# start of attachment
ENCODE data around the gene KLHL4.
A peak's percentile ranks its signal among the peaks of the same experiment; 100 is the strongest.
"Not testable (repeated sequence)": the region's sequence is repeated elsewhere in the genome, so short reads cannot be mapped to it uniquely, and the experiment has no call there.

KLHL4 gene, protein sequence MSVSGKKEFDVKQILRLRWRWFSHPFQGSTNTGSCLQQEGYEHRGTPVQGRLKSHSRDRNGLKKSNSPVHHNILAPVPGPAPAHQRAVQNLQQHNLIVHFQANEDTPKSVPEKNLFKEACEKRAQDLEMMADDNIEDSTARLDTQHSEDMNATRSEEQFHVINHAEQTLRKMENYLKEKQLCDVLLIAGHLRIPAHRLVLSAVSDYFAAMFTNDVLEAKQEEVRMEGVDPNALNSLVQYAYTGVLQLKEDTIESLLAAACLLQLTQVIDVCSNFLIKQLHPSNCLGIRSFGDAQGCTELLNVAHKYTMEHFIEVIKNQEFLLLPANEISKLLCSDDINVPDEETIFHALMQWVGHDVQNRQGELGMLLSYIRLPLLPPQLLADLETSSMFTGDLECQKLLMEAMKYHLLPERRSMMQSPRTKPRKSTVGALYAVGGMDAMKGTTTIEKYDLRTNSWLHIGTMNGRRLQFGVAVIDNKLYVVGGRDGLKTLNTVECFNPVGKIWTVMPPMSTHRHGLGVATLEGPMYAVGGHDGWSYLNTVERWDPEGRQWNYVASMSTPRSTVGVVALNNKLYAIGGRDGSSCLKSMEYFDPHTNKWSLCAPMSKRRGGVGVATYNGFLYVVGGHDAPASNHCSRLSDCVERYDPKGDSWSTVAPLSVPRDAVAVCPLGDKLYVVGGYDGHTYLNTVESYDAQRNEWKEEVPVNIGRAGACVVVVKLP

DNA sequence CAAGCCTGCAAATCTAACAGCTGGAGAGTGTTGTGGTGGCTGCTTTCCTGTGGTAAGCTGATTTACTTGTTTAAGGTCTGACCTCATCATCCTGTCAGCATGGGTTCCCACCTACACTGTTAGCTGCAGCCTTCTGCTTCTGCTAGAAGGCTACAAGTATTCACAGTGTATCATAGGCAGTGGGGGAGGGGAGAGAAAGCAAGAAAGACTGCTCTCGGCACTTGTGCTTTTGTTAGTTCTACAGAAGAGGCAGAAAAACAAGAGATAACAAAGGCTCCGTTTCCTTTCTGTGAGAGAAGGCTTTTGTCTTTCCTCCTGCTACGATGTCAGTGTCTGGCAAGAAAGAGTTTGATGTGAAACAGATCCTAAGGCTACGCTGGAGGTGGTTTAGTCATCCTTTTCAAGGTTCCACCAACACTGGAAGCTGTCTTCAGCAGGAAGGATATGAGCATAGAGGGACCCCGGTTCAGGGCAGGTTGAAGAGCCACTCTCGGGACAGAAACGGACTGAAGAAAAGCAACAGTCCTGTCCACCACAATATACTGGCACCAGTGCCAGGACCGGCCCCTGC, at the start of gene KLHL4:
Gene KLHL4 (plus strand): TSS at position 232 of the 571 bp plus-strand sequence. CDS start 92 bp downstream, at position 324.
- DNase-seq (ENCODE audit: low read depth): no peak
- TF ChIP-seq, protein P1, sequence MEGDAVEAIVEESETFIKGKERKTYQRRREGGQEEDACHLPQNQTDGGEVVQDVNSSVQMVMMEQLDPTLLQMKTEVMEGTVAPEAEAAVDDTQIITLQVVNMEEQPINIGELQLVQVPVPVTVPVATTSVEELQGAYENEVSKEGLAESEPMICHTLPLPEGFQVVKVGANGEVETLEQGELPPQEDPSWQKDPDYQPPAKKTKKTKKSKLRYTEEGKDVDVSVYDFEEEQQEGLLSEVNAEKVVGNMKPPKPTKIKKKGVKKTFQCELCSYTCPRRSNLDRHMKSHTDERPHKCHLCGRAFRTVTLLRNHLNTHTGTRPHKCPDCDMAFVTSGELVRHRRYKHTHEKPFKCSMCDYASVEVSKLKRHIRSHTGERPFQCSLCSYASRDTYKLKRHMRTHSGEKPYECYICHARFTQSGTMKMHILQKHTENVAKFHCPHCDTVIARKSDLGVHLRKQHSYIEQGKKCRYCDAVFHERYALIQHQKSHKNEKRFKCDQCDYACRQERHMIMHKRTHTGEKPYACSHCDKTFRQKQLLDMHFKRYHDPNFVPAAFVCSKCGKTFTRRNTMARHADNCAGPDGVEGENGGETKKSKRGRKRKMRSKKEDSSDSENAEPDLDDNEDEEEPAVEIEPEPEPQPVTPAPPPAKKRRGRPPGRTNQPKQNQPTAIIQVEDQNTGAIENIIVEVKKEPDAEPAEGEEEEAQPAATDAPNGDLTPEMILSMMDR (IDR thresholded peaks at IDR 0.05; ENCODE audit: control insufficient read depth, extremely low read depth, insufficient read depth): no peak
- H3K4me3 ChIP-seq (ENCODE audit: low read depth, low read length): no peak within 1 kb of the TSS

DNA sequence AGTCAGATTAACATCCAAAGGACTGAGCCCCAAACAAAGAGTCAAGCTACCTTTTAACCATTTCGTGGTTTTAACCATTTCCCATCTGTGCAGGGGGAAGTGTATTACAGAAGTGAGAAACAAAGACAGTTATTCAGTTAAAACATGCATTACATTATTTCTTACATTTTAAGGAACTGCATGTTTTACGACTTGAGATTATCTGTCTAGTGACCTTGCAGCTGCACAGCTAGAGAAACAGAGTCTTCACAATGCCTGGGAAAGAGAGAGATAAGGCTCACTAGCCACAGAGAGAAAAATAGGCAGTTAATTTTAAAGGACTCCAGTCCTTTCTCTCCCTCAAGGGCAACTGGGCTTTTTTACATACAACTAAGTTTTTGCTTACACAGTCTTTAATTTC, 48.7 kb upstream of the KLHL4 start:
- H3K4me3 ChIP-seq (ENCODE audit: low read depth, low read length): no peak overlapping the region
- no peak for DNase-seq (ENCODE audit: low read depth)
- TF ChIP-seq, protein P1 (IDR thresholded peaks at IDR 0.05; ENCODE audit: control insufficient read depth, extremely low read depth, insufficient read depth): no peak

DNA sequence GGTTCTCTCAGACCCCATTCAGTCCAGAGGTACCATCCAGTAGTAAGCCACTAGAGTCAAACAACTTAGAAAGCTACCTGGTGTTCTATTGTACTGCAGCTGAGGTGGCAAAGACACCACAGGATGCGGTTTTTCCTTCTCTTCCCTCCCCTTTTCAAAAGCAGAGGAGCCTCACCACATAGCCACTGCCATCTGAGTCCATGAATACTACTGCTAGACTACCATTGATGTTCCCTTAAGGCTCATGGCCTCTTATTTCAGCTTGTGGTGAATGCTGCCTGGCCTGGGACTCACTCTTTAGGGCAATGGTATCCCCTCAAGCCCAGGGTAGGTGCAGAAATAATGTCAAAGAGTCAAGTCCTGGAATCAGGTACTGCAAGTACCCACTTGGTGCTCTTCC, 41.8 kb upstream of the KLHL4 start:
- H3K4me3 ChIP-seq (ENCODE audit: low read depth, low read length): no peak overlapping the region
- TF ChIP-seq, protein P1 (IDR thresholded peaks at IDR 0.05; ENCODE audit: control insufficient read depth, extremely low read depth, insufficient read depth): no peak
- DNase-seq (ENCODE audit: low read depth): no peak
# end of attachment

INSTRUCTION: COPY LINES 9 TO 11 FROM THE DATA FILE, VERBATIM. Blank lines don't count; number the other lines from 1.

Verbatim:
- H3K4me3 ChIP-seq (ENCODE audit: low read depth, low read length): no peak within 1 kb of the TSS

DNA sequence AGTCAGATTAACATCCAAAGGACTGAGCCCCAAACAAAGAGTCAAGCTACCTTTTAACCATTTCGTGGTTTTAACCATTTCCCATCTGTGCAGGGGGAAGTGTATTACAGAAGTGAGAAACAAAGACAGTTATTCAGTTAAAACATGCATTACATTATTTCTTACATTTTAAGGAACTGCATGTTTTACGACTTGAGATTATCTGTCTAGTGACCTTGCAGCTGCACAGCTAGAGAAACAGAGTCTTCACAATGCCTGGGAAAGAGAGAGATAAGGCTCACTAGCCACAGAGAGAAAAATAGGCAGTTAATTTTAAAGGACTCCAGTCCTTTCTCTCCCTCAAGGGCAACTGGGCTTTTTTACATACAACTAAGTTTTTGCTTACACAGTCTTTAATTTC, 48.7 kb upstream of the KLHL4 start:
- H3K4me3 ChIP-seq (ENCODE audit: low read depth, low read length): no peak overlapping the region